The European Union has decided to open accession negotiations with Ukraine and will help it on its way to membership. The future of Ukraine is in the European Union. It will continue to provide Ukraine with regular and predictable financial support. The €50 billion financial assistance package for the period 2024-2027 will help Ukraine meet its immediate needs, rebuild its economy and society, modernize its institutions and consolidate democracy and the rule of law.

We will continue to meet Ukraine's urgent military and defense needs, including the supply of urgently needed ammunition and missiles. We have taken unprecedented action at EU level to increase the production of the European defense industry and will continue to increase its capacity, which will allow us to strengthen our military support and cooperation with Ukraine, while strengthening our defense readiness and European sovereignty. We are also working on future security engagements that will help Ukraine defend itself, counter destabilization efforts, and deter future acts of aggression.

Russia and its leaders will pay an increasing price for their actions. Together with our partners, we have imposed unprecedented sanctions on Russia and its belligerents, and we remain ready to increase pressure on it to reduce its ability to wage war. We have also taken the first concrete steps to redirect the windfall proceeds from frozen Russian assets to support Ukraine. We will continue our targeted actions to further isolate Russia on the international stage.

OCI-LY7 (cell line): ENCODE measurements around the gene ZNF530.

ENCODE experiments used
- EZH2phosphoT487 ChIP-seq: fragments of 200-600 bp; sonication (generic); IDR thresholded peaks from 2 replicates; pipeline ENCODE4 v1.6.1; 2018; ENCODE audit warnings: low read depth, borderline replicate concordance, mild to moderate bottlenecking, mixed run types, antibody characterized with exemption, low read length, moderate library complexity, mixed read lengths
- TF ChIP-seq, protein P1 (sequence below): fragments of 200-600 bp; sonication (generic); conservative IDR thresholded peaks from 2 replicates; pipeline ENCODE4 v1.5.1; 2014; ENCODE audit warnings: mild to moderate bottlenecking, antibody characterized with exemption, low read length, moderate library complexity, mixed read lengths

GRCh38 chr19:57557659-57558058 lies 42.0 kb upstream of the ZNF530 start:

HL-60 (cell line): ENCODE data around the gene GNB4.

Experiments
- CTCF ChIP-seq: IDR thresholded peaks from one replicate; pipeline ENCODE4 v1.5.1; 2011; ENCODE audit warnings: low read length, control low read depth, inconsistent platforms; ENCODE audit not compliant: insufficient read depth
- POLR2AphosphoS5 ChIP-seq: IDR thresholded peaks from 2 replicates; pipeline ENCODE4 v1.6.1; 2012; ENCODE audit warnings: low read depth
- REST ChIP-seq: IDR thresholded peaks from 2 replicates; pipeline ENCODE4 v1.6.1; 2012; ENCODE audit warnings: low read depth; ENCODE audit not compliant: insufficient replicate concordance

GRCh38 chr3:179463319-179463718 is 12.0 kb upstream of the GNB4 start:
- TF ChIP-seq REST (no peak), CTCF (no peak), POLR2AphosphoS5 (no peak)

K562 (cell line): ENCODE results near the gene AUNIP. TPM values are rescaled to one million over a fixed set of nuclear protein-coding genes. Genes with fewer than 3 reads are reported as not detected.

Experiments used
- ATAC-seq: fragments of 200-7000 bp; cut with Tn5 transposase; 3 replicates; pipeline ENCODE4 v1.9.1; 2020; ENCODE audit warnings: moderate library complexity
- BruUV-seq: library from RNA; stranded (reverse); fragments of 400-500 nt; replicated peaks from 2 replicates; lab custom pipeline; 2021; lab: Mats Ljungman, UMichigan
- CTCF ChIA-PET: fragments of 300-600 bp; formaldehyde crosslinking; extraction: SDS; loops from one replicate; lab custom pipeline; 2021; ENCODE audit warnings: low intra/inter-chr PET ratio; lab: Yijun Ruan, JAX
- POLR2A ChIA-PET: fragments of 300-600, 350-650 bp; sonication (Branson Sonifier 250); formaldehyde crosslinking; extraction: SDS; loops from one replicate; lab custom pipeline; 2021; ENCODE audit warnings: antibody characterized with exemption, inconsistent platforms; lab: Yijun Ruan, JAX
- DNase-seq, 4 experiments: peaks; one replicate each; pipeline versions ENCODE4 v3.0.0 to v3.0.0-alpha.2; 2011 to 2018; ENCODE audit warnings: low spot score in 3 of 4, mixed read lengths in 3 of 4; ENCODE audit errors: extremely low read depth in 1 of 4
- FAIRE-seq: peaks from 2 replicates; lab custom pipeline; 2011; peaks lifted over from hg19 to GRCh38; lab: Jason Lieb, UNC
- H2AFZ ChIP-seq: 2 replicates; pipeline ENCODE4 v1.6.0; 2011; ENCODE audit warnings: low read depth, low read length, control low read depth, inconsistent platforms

We support the Ukrainian formula for a just, comprehensive and lasting peace based on the principles of the UN Charter and international law, as well as all efforts for a world peace summit with the widest possible international support.

Today, our flags will fly side by side as a symbol of our solidarity, commitment and determination.

Military support and security commitments will be provided or undertaken in full respect of the security and defense policy of particular Member States and taking into account the security and defense interests of all Member States.

Europe and the world need Ukraine to win

"February 24, 2022, when Russia sent hundreds of thousands of troops into Ukraine, marked the beginning of a major geopolitical earthquake. For two years, Europe lived with the grim reality of the continent's largest war of aggression since World War II and with massive, horrific atrocities.